You can call me crazy, but ladies and gentleman I’ve seen it. Hours upon hours spent on shopping, RPFs, purchasing, SOWs, implementation, training… only to learn of system limitations too late in the game. And then what happens? The realization sets in that a quarter of a million dollar mistake has been made, and finding someone willing to take credit for the decision is as likely as finding Jimmy Hoffa greeting shoppers at Walmart. Now, instead of focusing on improving processes and making things more efficient, management has to talk around the costly mistake. It’s one of the finest examples of self-preservation I’ve ever been witness to.

Call Center Software: What to Look For

If you’re a bank or credit union looking for call center software then you’re likely going to be given some options by your core provider. Sometimes the core provider themselves will have a call center solution to offer either onsite or off premise. (I will get into some of the benefits and drawbacks of outsourcing your work later in this article). Another option you’ll likely come across in your search will be from your phone system provider. There are many excellent phone systems, some with incredible capabilities, many of which you will find to be the most costly of all your options. I’ll preface my final statement by advising this is merely an observation, not in any way an attempt to bash anyone or anything. Simply said, just because a company is an expert in phone systems or core banking does not necessarily make them the best candidate for your call center solution. Okay, my opinions aside, now let’s look at some specific questions you should be asking.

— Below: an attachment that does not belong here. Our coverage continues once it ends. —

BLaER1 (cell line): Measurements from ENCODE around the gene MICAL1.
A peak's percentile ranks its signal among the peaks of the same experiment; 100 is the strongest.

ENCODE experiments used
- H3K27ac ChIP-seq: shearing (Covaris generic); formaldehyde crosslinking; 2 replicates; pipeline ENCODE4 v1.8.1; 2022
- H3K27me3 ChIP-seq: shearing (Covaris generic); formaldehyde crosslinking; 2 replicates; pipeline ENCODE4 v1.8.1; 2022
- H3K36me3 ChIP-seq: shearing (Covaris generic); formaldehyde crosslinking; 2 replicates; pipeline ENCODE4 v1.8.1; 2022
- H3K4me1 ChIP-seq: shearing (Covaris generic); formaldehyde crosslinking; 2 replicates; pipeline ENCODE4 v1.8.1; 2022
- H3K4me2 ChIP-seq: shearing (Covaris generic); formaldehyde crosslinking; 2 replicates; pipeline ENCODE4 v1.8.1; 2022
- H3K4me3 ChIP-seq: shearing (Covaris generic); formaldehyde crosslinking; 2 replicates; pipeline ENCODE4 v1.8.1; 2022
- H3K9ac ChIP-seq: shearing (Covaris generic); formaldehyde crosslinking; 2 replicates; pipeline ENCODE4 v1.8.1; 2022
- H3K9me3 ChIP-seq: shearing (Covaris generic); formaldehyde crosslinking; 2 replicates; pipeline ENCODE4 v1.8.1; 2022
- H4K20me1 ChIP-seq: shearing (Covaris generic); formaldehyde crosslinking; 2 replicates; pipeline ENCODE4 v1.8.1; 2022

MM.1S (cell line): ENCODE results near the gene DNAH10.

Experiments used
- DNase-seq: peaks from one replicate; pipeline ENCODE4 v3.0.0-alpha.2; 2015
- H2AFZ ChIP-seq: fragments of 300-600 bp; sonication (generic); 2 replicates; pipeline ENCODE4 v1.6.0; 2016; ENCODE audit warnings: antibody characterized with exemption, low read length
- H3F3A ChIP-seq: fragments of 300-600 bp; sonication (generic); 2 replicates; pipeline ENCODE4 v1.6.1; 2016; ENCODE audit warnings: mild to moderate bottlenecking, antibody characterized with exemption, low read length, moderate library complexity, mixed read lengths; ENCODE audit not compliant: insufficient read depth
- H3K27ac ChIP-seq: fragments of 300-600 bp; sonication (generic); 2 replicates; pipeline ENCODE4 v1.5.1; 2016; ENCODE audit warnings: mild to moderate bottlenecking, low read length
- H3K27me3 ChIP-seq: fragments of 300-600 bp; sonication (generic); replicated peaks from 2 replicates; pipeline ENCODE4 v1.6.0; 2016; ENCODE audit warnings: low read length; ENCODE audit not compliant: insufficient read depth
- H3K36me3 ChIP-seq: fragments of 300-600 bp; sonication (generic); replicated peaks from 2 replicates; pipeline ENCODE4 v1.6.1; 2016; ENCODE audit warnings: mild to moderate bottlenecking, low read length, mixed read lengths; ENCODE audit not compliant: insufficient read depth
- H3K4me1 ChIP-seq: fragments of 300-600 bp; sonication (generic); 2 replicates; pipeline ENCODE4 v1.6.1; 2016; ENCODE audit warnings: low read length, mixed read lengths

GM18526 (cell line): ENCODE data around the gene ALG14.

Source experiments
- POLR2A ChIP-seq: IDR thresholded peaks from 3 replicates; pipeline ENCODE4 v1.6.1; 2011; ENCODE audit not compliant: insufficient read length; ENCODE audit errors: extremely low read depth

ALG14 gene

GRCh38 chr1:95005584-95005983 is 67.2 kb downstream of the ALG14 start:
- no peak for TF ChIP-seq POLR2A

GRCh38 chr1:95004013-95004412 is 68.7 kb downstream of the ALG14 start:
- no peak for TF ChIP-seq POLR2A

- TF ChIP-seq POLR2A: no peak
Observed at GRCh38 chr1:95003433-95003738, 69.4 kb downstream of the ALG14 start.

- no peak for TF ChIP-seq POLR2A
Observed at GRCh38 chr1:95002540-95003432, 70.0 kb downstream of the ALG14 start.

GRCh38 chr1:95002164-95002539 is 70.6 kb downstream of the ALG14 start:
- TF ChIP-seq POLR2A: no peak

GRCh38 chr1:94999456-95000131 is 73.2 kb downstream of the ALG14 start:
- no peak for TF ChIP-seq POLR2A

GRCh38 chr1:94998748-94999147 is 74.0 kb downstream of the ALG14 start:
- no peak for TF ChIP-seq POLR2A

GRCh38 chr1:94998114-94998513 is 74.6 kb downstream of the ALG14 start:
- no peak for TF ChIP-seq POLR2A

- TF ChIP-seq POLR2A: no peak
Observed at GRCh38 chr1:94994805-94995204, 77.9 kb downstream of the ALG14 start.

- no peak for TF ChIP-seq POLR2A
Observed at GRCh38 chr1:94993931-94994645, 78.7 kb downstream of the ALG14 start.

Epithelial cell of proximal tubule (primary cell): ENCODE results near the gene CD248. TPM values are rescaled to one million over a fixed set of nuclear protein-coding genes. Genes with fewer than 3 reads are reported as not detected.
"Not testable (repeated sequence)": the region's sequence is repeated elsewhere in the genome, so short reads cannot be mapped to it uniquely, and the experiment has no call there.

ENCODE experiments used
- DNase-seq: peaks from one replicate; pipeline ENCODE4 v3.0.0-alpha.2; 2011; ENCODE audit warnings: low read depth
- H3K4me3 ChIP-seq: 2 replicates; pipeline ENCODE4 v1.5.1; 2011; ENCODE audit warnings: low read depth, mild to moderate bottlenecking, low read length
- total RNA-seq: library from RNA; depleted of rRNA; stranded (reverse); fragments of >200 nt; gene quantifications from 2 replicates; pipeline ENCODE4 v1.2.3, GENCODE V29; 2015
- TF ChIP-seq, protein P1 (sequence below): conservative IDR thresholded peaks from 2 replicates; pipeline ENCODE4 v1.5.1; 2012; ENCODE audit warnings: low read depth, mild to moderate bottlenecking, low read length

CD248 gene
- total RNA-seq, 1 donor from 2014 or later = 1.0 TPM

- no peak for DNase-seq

Is the Software Fully-Integrated?